As comfort came to coincide with the efficient organization of household labor, there appeared a shift in the phenomenon that forced it to consider the element of time. The efficient home became one in which comfort was generated by technologies which optimized the relationship between domestic space and domestic time, in an effort to create a comfortable schedule. In a practical sense, this comfort was embodied in that it sought to reduce the physical fatigue and strain associated with household labor. But it was also a disembodied comfort in that it shifted comfort from a solely sensuous practice to a cognitive one, making comfort temporal and linking it to memory and anticipation as well. Part of the satisfaction of living in an efficient household became the pleasure that comes from the comparative knowledge that one could have been, or had been, doing more work.

New plateaus in efficiency were achieved through two means. The first was a rearrangement of space. As Rybczynski notes, Beecher's conception of the home was especially unique because it altered the "European image of the home as a male preserve": "The masculine idea of the home was primarily sedentary-the home as a retreat from the cares of the world, a place to be at ease. The feminine idea of the home was dynamic; it had to do with ease, but also with work. It could be said to have shifted the focus from the drawing room to the kitchen, which was why, when electricity entered the home, it was by the kitchen door". This crucial conception of the home from a mere place to a set of dynamic relationships coincides with the rise of industry in the United States and marks the beginning of the home as a technical environment.

The most drastic reorganization of the home was accomplished under the direct influence of Frederick Winslow Taylor's scientific management. Scientific management made its way into the kitchen courtesy of Christine Frederick, the wife of the market researcher George Frederick who, on seeing its effectiveness in the industrial workplace, immediately imagined its usefulness in the home. As Rybczynski explains, "Much of what she saw struck her as applicable to the home. The proper height of work surfaces to eliminate stooping, the location of tools and machines to reduce fatigue, the organization of work according to a definite plan were recognizably domestic problems. She began to study her own work habits and those of her friends. She timed herself, she made notes, she photographed women at work. As a result, she remodeled her kitchen and found that she could do her housework more quickly and with less effort". Christine Frederick's ambitious and insightful project of reorganizing domestic workspace was truly a revolutionary accomplishment, for which she achieved notoriety through a number of articles and books written on the subject.

Not only did Frederick's text testify to the value of so-called women's work and place the effort, power, and skill required by this work on more equal footing with so-called men's work, but in some sense it took these claims a step further. In the foreword to Frederick's Household Engineering: Scientific Management in the Home, which was originally published in 1915, Harrington Emerson explains the complexity of the household environment: "There are six distinct classes of activities: production, transportation, manufacture, storage, exchange, and personal service. The boy is prepared for 15 years or more to co-operate with others in mastering one particular part of one of these activities. A man will give his life to the specialization and standardization of the methods and tools for a single oft repeated operation. Housekeeping, if a kitchen garden or milking is included, covers all six activities. Often without preparation a young woman working alone, without the discipline of the group, expects to be an adept in all six fields and in all parts of each field at once!" (1, emphasis in original). Although Emerson doesn't mention that many women were also expected by society at large to perform these roles perfectly, he does draw important attention to the complexity of domestic labor, commenting on the multiple roles that the space of the home was expected to play. Unsurprisingly, one of the first items that Frederick wished to tackle was a definition of the space of the kitchen. Frederick comments, "What is a kitchen? It is a place for the preparation of food". In seeking to control the work that takes place inside its walls, Frederick is forced to define the space in purely technical terms. Unlike hearth-centered homes of the past, the new home was to be rationally organized and functionality was to reign supreme. Frederick even goes so far as to question previous ideas of neatness and aesthetics, recommending that the "workshop ideal" be the paradigm for neatness. This early and clear-cut example of the widely felt influence of scientific management on all levels of social and cultural organization was only a precursor to the modern style.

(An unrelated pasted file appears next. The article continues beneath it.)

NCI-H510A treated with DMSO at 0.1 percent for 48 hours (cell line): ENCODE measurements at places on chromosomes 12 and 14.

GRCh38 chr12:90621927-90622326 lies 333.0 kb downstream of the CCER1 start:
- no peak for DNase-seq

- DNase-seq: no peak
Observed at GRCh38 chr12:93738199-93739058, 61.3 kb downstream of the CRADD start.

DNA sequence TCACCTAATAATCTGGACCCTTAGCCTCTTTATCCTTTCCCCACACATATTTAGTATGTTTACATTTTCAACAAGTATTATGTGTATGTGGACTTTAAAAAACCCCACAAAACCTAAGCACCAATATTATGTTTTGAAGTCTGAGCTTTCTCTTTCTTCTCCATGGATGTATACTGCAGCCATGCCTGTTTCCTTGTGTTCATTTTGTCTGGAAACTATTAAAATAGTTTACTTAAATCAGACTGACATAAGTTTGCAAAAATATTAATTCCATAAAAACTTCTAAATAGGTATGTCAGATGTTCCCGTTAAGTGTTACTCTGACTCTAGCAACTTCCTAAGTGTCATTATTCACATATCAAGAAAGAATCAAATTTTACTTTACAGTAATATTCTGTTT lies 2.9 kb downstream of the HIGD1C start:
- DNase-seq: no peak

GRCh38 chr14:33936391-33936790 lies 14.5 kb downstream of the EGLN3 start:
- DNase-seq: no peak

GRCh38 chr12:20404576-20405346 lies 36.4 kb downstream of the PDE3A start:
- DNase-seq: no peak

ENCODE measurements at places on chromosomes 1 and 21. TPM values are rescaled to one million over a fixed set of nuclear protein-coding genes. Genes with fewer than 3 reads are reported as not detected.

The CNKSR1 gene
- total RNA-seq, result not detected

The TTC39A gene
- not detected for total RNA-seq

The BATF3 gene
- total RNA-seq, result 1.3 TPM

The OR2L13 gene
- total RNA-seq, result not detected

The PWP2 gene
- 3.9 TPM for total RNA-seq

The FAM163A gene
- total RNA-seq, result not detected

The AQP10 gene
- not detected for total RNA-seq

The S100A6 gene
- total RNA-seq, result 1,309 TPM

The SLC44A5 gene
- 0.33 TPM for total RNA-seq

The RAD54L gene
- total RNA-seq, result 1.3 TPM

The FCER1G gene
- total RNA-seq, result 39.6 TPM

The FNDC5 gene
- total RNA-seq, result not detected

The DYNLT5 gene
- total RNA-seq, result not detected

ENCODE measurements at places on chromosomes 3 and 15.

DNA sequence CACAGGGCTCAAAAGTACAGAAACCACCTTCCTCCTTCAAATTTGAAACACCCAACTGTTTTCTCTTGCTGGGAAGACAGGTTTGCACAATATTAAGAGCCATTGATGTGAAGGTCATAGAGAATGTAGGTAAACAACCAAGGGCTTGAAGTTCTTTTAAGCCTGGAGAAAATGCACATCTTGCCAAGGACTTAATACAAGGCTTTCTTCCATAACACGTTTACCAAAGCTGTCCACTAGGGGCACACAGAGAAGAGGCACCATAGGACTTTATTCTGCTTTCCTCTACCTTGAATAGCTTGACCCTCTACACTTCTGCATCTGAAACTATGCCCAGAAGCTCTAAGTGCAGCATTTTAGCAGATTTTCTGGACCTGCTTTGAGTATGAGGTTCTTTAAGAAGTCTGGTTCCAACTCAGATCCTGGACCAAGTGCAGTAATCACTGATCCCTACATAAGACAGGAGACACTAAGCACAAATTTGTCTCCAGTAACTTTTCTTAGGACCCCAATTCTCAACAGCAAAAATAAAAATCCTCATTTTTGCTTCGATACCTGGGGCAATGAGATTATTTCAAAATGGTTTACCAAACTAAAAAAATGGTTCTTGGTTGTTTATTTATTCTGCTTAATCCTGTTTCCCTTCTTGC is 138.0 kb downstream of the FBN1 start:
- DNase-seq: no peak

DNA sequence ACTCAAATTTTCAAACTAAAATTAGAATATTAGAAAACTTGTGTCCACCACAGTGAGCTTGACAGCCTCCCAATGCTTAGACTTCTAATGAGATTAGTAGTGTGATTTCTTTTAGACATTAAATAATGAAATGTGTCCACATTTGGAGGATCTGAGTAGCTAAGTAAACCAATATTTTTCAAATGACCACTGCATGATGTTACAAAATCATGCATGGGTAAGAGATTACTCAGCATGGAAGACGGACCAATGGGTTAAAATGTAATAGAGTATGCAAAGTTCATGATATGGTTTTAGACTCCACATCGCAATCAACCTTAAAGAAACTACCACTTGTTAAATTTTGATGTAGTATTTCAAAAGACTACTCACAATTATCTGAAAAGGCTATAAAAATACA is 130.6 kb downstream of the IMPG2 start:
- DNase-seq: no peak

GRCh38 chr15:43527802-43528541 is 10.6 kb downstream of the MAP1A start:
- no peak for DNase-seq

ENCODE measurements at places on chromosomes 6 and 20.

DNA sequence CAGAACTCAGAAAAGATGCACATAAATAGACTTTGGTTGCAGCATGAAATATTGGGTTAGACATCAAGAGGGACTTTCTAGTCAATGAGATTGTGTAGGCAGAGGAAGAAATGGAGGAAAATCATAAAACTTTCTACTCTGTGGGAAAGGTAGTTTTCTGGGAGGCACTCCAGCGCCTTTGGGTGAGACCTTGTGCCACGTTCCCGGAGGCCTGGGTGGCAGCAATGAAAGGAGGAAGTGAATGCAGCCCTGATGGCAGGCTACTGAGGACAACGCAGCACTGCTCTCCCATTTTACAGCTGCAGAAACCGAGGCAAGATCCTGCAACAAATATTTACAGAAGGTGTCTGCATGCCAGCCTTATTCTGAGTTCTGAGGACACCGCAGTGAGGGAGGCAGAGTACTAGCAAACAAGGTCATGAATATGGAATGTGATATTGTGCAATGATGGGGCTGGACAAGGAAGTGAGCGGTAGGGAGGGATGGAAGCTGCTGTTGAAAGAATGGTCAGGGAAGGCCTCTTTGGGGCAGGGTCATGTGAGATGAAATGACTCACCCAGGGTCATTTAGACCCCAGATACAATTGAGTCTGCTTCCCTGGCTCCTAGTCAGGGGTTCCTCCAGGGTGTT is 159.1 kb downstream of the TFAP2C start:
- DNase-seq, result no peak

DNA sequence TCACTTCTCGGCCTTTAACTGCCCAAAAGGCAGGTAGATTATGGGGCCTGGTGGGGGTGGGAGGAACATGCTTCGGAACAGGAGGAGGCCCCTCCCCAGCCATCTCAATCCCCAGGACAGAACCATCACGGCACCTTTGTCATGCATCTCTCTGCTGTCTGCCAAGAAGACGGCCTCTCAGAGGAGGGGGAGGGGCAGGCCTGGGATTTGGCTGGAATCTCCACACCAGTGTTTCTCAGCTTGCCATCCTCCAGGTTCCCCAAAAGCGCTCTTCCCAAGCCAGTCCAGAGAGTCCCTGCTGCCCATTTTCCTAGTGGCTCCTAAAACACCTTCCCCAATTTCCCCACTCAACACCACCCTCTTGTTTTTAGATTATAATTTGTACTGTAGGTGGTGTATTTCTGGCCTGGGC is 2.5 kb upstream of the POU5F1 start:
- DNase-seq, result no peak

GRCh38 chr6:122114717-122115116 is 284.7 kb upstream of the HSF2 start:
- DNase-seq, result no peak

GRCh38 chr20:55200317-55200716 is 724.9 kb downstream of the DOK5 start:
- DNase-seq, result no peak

Excerpted from A Small World by DAVIN HECKMAN Copyright © 2008 by Duke University Press. Excerpted by permission.
All rights reserved. No part of this excerpt may be reproduced or reprinted without permission in writing from the publisher.
Excerpts are provided by Dial-A-Book Inc. solely for the personal use of visitors to this web site.

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Table of Contents

Acknowledgments     ix
Introduction: A Tale of Two Cities     1
"Home is Where the Heart is": Scientific Management, Electricity, and the Early-Twentieth-Century American Home     18
"Here's Johnny!": The Introduction of Information to the Space of the Home     38
The Emergence of the Smart House     95
The Dawn of the Perfect Day     140
Notes     171
Bibliography     193
Index     207